Obtuse angle

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The obtuse angle is that arc that is formed from the union of two lines that measures more than 90º or π / 2 radians and less than 180º or π radians.

An obtuse angle, in other words, is one that measures more than a right angle, but less than a straight angle.

To explain it another way, let's imagine that we have a circumference (or a complete or perigonal angle of 360º). So, an obtuse angle will be greater than a quarter of the figure, but less than half of it.

An obtuse angle fulfills by having as a supplementary angle (with which it adds 180º) an acute angle. For example, an angle of 130º is supplemented by an angle of 50º.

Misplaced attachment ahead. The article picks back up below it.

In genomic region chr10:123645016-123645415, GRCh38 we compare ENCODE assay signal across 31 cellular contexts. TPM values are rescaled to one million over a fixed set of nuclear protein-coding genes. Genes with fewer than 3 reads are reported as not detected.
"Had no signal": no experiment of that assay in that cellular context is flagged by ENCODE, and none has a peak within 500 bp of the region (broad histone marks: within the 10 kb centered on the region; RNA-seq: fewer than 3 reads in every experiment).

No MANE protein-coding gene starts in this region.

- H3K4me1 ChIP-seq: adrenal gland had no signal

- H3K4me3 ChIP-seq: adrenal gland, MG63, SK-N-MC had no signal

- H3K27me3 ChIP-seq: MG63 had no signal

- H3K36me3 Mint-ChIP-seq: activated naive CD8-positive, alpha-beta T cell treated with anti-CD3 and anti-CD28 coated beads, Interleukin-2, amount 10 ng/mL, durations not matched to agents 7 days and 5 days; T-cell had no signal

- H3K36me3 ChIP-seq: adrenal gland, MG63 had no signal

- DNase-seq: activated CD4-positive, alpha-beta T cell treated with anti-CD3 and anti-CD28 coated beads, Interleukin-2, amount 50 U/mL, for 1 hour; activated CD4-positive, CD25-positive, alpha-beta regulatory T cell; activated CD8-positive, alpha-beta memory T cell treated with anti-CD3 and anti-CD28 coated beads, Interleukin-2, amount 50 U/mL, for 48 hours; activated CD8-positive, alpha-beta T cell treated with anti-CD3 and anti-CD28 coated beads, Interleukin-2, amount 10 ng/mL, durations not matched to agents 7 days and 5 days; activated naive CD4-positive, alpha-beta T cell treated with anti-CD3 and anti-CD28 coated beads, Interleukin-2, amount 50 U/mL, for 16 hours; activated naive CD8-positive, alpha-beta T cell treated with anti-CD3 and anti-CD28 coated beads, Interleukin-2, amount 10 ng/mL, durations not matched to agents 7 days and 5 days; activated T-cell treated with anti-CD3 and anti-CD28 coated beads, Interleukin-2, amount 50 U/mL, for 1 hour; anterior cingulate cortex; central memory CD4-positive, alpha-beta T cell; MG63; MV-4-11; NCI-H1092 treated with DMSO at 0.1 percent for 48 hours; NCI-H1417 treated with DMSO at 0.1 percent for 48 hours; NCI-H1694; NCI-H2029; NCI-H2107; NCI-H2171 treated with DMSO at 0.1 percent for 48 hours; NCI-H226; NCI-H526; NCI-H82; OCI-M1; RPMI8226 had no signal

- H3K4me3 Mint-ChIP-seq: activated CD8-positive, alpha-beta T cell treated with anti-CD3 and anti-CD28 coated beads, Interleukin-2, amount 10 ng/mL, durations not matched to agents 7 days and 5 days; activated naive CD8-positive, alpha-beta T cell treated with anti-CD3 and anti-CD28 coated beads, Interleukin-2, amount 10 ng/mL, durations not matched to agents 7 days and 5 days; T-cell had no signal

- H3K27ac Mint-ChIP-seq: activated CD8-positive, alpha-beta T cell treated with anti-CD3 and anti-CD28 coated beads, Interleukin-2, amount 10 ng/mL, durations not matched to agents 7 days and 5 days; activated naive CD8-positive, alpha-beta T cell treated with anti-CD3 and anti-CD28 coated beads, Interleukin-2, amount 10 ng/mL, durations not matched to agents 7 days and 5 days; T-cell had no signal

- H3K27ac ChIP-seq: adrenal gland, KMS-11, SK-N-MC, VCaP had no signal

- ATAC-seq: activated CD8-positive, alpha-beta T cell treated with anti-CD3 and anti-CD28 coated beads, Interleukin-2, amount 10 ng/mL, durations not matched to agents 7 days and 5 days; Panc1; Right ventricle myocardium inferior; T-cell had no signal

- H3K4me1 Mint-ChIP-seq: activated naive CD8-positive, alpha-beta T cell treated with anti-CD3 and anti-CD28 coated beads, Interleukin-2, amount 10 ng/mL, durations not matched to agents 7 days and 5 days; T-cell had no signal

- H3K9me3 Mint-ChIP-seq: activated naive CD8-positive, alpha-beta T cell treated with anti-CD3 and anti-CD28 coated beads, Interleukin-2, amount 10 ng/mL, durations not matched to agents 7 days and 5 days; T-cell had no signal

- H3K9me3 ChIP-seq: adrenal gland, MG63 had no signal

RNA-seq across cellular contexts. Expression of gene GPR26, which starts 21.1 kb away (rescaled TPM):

However, being greater than 90º, an obtuse angle cannot be complementary to any other angle.

Another point to take into account is that the lines that form the obtuse angle are not perpendicular.

To learn more, we recommend you visit our article on types of angles.

The obtuse angle concept serves as a reference for analyzing geometric figures. For example, in the case of a triangle, it cannot have more than two obtuse angles because its internal angles must always add up to 180º.

For example, if one of the interior angles of a triangle is 100º, the other two must add up to 80º and are therefore necessarily acute angles.

Examples of obtuse angle

Some examples of obtuse angles are:

  • Obtuse triangle: One of its angles is obtuse, while the other two are acute (as explained above).

In the example above, γ would be an obtuse angle, facing the side with the longest length.

  • Rhombus: Two interior angles of the rhombus are acute, while the other two are obtuse, as we notice in the image below:

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